Do you plan to sell your home and use the proceeds from the sale of your home to supplement your income? Do you plan to tap into your equity with a reverse mortgage? We’ll assume that you plan to remain in your home, age in place, and avoid the high cost equity depleting reverse mortgage.

In our example we established that our target income during retirement is $3,500 per month. We expect Social Security to provide $900 per month. We do not expect to receive income during retirement from any other sources. As a result, we have a retirement income deficit (RID) of $2,600 per month. We’ll have to reconcile this deficit with income we generate from personal savings. As an alternative, we can lower our expectation and our standard of living during retirement.

As we pinpoint how much of a nest egg (retirement savings) we need to grow by the time we retire that will initially generate $2,600 per month after taxes, we need to take into consideration inflation and ensure that we don’t outlive our savings. You build a retirement nest egg by diligent, sound investing over an extended period of time.

Identify your risk tolerance for investing. Are you conservative, moderate, or aggressive? If you’re conservative, your withdrawal rate will be 3 percent. If you’re moderate, your withdrawal rate will be 4 percent. If you’re aggressive, your withdrawal rate will be 5 percent. In our example, we’ll assume that our risk tolerance is moderate.

Multiply your monthly retirement income deficit by 12 months to calculate the annual income needed initially during retirement. $2,600 (RID) times 12 months equals $31,200. Divide the annual income by .80 ($31,200 divided by .80 = $39,000). This figure represents the gross amount you’ll need annually to net $31,000 per year or $2,600 per month after taxes. Divide the gross amount ($39,000) you’ll need initially during retirement by .04 (moderate risk tolerance) to determine the size of the nest egg we’ll need to accumulate. In our example, we’ll need a nest egg of $975,000 to generate a monthly income of $2,600 after taxes. My calculation ensures that you don’t outlive your savings and that you leave a legacy to your heirs.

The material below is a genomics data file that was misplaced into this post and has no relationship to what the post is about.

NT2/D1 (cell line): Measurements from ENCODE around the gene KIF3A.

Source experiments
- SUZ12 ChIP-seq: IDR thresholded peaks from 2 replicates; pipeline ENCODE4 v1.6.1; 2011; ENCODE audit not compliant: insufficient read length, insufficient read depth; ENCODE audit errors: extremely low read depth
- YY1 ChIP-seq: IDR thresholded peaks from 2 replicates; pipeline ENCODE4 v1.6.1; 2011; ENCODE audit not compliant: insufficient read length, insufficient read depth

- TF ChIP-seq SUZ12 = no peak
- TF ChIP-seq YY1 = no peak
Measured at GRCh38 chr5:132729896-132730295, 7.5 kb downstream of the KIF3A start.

Chances are, you’ve already established retirement savings. This money will continue to grow over time. Depending on how good of a job you’ve done investing your money and that you avoid early withdrawals from your retirement savings, you may be well on your way to amass $975,000. Assuming the current value of your retirement savings is $50,000, you have 20 years before you retire, and your average rate of return is 10 percent. Your current $50,000 savings will grow to $336,375 over 20-years. As a result, we’ll need to save an additional $638,625 between now and the day we retire to meet our goal of $975,000.

In our example, assuming an average rate of return of 10 percent, we’ll need to save $834 per month, excluding the employer’s matching contribution to amass a nest egg of $638,625 20 years from now. Allow these figures to motivate you to take action sooner rather than later when it comes to retirement planning. There are other alternatives that I’ll share in future articles that will ensure that you live a comfortable retirement.

(Damon Carr, Money Coach can be reached at 412-216-1013 or visit his website at

About Post Author


From the Web

Skip to content